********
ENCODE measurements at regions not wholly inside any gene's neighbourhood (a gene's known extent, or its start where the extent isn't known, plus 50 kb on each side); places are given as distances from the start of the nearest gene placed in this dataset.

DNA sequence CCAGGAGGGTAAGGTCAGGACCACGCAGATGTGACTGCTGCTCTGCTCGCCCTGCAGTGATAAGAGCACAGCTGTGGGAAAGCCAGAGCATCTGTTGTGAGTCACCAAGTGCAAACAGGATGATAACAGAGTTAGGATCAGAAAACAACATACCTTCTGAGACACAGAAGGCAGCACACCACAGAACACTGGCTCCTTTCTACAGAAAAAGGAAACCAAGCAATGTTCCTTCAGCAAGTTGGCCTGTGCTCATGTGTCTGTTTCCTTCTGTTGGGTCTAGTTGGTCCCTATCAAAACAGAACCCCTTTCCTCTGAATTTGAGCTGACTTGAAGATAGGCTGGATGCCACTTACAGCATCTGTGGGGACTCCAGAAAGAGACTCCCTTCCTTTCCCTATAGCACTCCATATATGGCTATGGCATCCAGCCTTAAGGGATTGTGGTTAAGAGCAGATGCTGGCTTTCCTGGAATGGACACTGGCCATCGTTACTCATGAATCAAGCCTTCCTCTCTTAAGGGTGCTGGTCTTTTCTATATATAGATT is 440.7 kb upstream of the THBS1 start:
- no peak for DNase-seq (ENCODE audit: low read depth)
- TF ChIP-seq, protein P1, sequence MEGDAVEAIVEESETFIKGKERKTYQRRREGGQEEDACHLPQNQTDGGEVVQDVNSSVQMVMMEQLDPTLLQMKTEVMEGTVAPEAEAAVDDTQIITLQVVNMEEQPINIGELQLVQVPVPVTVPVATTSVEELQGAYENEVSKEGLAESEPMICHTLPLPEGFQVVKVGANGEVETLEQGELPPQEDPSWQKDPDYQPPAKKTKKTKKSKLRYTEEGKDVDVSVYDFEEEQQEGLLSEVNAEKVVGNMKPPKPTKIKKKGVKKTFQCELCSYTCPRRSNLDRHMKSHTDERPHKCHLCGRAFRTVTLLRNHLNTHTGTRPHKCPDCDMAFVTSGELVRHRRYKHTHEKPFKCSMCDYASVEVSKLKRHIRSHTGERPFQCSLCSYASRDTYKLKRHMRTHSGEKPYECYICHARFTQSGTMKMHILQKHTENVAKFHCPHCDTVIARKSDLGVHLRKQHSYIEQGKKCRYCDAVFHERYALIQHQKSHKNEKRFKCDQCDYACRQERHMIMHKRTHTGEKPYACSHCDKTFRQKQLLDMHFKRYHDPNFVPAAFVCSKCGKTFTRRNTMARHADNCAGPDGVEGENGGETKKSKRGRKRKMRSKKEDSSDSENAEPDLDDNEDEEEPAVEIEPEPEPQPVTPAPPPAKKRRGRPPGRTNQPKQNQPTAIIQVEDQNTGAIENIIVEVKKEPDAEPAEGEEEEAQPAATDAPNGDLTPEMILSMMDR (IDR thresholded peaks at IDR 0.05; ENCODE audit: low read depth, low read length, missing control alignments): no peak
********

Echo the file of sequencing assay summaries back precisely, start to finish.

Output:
ENCODE measurements at regions not wholly inside any gene's neighbourhood (a gene's known extent, or its start where the extent isn't known, plus 50 kb on each side); places are given as distances from the start of the nearest gene placed in this dataset.

DNA sequence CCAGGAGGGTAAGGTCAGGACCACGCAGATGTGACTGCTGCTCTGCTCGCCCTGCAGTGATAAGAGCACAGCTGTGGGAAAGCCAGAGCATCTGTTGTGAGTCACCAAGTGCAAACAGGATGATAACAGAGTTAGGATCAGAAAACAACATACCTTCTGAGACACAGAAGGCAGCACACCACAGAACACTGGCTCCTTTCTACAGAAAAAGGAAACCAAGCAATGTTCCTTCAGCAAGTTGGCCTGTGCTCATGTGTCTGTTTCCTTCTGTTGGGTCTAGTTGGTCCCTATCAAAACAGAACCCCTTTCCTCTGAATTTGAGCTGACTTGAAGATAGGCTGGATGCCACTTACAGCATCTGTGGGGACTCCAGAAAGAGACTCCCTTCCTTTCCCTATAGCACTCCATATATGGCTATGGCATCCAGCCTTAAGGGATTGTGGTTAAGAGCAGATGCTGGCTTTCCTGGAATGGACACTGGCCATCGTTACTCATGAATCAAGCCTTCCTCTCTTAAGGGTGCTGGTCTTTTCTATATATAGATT is 440.7 kb upstream of the THBS1 start:
- no peak for DNase-seq (ENCODE audit: low read depth)
- TF ChIP-seq, protein P1, sequence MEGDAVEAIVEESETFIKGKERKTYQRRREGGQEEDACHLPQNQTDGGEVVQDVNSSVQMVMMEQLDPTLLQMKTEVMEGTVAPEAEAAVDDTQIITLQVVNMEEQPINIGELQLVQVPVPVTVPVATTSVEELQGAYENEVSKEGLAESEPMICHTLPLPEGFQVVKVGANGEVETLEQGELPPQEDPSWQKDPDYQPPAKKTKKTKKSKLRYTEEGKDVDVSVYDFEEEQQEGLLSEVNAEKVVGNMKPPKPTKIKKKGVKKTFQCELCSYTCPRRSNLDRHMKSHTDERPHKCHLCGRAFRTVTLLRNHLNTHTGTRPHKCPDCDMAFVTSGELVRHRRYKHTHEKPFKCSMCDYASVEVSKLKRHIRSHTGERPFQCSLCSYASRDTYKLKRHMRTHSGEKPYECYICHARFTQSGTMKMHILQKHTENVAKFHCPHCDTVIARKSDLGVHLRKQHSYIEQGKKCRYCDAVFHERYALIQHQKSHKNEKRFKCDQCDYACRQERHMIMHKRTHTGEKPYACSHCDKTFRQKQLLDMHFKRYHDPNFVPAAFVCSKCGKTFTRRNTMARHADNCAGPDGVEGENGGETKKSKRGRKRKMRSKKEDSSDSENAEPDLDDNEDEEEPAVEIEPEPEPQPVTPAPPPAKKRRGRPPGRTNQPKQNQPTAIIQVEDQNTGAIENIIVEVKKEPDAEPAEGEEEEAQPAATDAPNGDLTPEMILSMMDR (IDR thresholded peaks at IDR 0.05; ENCODE audit: low read depth, low read length, missing control alignments): no peak